Why Ibuprofen Before Exercise Is a Bad Idea

The New York Times' often revelatory Well column offers an interesting report on research conducted on athletes who took ibuprofen before and during the Western States Endurance Run, an absurdly challenging 100-mile contest in California's Sierra Nevada mountains. Researchers from the Human Performance Laboratory at the North Carolina Research Campus found that runners who’d popped ibuprofen before
and during the race displayed significantly more inflammation and other
markers of high immune system response afterward than the runners who
hadn’t taken anti-inflammatories. The ibuprofen users also showed signs
of mild kidney impairment and, both before and after the race, of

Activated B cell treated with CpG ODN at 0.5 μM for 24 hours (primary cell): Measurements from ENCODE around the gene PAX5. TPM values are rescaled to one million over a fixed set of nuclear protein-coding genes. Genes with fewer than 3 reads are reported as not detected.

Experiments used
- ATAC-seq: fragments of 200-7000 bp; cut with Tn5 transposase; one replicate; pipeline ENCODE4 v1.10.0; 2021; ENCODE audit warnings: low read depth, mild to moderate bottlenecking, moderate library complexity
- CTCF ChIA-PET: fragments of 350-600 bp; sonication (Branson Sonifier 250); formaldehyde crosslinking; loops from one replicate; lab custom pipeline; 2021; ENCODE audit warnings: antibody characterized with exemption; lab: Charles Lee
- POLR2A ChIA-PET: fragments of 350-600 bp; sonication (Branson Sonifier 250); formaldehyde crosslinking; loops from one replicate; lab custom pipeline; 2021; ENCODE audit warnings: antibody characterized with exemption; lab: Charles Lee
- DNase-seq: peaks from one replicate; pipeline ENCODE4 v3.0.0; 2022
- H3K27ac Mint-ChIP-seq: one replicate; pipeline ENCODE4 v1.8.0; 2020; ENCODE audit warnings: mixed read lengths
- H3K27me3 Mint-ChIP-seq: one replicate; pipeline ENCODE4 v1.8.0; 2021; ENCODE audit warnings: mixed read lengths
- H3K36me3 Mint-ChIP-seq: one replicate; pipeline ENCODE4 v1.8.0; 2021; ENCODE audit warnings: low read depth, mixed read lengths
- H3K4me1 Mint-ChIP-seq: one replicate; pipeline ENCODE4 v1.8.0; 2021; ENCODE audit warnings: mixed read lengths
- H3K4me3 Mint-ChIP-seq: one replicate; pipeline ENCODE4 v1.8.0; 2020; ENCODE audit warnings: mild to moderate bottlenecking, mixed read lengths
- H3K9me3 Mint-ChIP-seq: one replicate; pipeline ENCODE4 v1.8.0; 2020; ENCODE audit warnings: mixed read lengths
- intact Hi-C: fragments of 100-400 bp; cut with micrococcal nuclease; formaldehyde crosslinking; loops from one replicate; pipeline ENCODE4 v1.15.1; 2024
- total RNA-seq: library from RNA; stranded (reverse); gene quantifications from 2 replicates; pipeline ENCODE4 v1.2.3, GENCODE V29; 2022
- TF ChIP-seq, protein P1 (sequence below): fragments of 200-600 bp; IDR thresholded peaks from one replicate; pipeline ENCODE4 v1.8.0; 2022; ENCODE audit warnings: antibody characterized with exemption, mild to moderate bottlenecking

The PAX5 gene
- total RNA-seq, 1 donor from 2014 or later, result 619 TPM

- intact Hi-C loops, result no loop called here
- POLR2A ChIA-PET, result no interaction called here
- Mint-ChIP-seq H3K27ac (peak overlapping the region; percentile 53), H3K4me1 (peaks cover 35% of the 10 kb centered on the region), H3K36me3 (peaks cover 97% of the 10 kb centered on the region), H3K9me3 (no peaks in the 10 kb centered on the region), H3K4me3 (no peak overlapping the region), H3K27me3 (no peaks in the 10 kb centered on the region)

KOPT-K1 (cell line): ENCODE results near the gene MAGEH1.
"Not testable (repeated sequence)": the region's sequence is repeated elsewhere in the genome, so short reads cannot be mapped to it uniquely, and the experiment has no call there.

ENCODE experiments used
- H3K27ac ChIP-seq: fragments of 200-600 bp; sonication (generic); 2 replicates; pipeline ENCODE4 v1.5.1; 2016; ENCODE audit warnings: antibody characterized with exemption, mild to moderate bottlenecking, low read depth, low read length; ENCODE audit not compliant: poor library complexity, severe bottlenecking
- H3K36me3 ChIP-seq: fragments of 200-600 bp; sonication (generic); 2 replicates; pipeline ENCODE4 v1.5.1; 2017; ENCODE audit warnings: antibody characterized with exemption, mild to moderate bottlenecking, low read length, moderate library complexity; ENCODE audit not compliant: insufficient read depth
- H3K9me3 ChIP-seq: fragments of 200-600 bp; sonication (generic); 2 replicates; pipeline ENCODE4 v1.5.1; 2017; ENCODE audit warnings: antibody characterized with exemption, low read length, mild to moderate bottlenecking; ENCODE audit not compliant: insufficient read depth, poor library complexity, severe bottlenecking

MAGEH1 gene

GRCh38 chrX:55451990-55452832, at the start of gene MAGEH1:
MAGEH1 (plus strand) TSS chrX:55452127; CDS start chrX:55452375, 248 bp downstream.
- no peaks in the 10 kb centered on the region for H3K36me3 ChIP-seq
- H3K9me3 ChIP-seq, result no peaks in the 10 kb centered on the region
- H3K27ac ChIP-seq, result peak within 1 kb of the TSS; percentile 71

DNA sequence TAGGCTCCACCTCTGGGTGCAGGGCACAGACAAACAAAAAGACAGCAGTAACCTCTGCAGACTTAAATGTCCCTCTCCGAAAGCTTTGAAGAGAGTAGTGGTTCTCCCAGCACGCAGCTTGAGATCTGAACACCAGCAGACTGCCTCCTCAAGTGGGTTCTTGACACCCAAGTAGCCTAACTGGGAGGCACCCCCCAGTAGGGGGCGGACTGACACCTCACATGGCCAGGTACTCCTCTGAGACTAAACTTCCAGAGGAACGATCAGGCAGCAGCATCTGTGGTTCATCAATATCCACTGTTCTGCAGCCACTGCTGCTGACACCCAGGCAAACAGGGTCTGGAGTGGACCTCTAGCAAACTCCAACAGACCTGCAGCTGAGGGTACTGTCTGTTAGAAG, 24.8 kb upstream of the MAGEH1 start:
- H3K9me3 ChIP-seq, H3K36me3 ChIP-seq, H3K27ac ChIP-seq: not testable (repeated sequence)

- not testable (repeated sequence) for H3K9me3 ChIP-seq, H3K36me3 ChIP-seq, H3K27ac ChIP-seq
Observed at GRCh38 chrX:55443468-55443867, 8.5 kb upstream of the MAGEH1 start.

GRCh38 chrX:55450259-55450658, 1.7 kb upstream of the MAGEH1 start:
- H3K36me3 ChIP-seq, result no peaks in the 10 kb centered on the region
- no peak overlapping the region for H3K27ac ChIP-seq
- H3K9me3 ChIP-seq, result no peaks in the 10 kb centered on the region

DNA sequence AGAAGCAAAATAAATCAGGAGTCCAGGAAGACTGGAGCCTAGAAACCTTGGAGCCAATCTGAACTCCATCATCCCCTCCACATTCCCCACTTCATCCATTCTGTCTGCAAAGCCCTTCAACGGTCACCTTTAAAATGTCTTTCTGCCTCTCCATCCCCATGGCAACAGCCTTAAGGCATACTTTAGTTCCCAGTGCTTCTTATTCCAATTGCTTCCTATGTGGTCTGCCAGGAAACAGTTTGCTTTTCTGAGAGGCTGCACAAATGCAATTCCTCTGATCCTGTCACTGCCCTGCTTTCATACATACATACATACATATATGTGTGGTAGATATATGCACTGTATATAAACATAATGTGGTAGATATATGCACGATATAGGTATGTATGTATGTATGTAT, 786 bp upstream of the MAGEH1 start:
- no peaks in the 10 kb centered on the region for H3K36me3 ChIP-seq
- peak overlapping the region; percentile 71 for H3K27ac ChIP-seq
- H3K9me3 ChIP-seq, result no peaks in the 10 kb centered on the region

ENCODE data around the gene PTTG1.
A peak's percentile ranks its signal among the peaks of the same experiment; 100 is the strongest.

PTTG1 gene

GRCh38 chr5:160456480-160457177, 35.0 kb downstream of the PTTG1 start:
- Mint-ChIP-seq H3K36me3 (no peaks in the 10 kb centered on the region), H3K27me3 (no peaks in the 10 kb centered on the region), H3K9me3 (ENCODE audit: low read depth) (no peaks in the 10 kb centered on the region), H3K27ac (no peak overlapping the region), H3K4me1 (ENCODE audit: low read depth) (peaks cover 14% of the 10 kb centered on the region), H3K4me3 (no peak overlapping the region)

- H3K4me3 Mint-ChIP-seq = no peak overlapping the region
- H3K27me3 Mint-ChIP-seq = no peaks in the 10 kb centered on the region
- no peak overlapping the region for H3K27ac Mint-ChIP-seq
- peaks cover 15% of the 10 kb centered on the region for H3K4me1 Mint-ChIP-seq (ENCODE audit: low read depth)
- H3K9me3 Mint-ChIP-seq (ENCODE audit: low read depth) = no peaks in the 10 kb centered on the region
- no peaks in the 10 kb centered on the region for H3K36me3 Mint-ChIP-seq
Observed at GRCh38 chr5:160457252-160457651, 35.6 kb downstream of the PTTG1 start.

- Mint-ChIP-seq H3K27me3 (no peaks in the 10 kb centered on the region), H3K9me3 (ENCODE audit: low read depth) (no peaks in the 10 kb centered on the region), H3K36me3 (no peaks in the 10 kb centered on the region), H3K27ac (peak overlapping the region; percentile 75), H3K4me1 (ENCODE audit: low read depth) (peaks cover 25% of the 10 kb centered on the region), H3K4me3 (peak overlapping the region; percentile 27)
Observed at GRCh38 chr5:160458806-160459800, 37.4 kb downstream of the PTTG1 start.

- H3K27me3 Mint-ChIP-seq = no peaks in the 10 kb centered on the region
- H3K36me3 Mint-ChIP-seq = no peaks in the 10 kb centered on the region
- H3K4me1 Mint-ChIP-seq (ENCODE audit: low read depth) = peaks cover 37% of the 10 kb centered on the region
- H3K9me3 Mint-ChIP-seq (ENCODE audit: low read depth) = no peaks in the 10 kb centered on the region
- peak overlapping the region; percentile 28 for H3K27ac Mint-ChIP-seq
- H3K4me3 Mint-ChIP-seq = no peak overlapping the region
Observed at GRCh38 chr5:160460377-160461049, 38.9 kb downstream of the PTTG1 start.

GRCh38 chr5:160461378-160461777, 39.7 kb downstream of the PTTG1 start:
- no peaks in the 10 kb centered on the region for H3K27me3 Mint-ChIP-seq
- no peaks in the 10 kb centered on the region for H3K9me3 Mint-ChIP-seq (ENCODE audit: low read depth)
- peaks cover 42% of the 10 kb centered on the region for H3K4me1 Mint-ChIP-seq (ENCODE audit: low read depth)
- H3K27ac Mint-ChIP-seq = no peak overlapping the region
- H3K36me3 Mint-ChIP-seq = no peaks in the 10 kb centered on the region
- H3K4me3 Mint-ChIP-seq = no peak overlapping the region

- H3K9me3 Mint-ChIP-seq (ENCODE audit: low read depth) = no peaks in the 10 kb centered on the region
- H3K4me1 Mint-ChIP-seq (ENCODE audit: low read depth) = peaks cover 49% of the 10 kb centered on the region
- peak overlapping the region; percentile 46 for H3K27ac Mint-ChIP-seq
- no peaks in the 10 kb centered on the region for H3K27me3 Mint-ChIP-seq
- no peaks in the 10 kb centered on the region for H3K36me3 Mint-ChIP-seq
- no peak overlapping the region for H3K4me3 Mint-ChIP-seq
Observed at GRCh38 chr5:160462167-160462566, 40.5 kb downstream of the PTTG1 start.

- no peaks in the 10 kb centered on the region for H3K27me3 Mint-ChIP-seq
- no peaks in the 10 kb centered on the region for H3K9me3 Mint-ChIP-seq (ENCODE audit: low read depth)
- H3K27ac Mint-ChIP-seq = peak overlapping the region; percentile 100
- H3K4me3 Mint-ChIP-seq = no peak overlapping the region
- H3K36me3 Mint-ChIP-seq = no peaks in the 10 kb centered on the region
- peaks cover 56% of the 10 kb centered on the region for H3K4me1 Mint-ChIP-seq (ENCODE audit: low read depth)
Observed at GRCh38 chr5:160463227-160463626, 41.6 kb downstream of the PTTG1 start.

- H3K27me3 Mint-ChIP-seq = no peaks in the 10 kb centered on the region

low-level endotoxemia, a condition in which bacteria leak from the
colon into the bloodstream. Wait, there's more: The Times reports that other researchers have found in laboratory experiments on animal
tissues that non steroidal anti inflammatory13_ibuprofen-pill drugs (NSAIDs) such as ibuprofen actually slowed the healing of injured muscles,
tendons,ligament, and bones. That, says one researcher, is because NSAIDs work by inhibiting the production
of prostaglandins, substances that are involved in pain and also in the
creation of collagen, Warden says. So fewer prostaglandins mean less collagen, “which
inhibits the healing of tissue and bone injuries.”

Yes, it's painful to read, but read more in the New York Times.

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